But the students confessed that they had grossly overestimated how often they would use their new acquisition. Meanwhile, 118 observers had been recruited to see if they could make a better estimate of how often the students would use their new toys.
Some of the observers were told what each participant had predicted. And here's the curious wrinkle: the observers were far more accurate than the students in predicting how often the new item would be used. They downgraded the students' predictions, possibly because they had been there themselves and had a lot of stuff collecting dust in their own homes.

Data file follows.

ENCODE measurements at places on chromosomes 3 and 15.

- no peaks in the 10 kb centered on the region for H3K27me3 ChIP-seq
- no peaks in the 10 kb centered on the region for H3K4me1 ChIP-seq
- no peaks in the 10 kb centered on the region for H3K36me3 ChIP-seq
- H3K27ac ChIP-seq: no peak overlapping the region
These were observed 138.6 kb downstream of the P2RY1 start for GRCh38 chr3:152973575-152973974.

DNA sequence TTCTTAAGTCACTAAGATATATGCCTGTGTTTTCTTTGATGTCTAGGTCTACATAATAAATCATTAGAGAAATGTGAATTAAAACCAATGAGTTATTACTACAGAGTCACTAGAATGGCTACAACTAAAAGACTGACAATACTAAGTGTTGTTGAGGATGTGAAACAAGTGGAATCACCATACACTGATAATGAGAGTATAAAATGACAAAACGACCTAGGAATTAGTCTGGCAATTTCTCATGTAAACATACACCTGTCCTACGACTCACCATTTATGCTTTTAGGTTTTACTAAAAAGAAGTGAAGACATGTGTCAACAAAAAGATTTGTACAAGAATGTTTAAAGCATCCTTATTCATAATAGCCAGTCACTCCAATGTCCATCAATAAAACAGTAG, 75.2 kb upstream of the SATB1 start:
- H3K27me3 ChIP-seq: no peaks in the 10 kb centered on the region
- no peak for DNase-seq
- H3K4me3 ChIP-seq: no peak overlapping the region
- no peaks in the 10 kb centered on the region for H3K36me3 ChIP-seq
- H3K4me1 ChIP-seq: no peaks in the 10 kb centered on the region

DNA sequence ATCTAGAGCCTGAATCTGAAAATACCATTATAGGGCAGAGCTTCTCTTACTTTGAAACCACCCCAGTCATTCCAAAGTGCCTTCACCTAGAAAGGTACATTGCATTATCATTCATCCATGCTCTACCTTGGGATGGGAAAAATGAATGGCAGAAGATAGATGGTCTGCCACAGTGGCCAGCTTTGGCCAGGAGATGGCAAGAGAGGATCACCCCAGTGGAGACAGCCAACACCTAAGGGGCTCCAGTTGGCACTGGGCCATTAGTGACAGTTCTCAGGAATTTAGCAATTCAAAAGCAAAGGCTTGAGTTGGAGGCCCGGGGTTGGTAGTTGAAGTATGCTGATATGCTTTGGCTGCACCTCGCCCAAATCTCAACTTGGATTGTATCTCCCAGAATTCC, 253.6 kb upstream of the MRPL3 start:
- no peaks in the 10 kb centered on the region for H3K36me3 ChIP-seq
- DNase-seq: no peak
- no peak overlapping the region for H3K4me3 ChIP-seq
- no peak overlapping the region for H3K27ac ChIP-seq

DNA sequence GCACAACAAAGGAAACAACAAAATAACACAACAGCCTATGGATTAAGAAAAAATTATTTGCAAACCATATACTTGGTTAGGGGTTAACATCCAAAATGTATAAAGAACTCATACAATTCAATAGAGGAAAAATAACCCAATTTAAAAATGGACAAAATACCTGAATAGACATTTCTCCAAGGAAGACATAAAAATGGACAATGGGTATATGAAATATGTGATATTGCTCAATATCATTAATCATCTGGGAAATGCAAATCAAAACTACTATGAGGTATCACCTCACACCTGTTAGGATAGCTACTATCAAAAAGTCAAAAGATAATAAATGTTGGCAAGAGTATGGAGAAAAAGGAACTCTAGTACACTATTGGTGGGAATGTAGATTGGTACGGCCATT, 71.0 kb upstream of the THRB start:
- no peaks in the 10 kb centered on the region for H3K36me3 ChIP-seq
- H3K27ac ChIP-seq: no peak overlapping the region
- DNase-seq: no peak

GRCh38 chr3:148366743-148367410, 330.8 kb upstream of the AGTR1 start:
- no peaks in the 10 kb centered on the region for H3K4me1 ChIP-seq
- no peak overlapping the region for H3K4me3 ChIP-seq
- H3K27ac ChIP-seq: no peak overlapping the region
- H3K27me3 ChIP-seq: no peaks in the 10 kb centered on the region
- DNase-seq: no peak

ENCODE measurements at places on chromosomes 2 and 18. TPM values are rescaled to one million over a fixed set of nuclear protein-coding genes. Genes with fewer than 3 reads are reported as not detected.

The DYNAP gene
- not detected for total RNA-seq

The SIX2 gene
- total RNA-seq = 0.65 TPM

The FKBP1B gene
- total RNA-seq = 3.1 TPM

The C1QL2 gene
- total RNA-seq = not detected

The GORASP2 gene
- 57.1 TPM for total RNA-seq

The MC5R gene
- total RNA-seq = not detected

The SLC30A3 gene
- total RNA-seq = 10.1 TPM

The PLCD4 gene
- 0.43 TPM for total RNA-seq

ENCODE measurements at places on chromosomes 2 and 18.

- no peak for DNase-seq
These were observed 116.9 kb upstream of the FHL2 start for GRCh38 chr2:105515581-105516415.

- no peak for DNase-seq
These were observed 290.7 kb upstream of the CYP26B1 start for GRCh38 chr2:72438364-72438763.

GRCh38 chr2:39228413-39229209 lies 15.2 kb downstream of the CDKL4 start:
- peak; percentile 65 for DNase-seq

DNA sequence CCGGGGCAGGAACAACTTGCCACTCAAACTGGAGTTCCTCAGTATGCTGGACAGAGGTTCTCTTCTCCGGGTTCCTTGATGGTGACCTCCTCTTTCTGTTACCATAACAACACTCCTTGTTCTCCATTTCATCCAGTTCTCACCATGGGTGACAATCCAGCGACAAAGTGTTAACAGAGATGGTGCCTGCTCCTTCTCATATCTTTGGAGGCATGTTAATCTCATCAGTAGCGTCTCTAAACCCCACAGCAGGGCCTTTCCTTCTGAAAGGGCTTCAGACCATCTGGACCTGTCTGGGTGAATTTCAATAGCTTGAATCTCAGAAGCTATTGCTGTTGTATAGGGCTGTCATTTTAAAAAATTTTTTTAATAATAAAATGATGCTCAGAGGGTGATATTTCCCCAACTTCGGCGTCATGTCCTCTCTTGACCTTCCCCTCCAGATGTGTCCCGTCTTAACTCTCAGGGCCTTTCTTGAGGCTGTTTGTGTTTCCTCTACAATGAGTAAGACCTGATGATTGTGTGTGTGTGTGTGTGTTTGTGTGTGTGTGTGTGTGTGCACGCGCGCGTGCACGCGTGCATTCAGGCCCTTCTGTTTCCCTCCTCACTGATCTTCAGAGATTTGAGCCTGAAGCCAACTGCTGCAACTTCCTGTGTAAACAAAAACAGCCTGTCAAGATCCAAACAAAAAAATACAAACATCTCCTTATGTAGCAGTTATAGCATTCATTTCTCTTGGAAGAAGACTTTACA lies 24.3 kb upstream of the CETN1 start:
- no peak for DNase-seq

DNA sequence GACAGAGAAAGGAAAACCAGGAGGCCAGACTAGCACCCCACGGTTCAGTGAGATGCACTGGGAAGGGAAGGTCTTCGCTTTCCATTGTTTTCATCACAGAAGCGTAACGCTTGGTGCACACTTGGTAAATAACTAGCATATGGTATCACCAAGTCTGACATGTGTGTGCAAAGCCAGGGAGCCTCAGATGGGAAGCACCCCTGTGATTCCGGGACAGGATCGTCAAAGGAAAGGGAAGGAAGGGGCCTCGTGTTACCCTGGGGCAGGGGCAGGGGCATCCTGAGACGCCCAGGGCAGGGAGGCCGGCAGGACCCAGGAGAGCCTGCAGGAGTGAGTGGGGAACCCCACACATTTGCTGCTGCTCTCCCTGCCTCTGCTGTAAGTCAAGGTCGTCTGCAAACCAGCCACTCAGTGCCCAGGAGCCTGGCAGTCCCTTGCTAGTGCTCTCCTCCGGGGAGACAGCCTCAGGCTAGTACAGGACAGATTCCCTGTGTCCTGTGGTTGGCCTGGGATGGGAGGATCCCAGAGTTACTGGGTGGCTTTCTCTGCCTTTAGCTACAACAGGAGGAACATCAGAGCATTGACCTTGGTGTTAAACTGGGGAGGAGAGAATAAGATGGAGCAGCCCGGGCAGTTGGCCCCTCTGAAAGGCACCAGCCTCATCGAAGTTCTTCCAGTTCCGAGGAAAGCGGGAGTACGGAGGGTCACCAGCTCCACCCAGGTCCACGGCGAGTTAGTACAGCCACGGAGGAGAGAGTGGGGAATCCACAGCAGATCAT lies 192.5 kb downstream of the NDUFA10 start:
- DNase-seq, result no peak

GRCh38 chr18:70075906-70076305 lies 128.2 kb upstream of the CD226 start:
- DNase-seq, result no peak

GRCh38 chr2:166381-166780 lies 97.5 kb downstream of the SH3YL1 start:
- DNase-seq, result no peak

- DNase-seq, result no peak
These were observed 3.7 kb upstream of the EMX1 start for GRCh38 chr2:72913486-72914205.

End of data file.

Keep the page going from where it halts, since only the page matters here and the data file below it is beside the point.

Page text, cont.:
"The informed observers took the recipient's predictions and poured salt on them," Vietri said.
Other observers were not told of the students predictions, and they were no more accurate in their predictions than the students themselves.
The conclusion: Even a stranger knows better than you if what you are wishing for will end up in the trash bin.
However, as a social psychologist who once lusted after a salad spinner, Vietri knows it's hard to change human nature. And by the way, there's a dusty salad spinner in my attic if anyone needs one.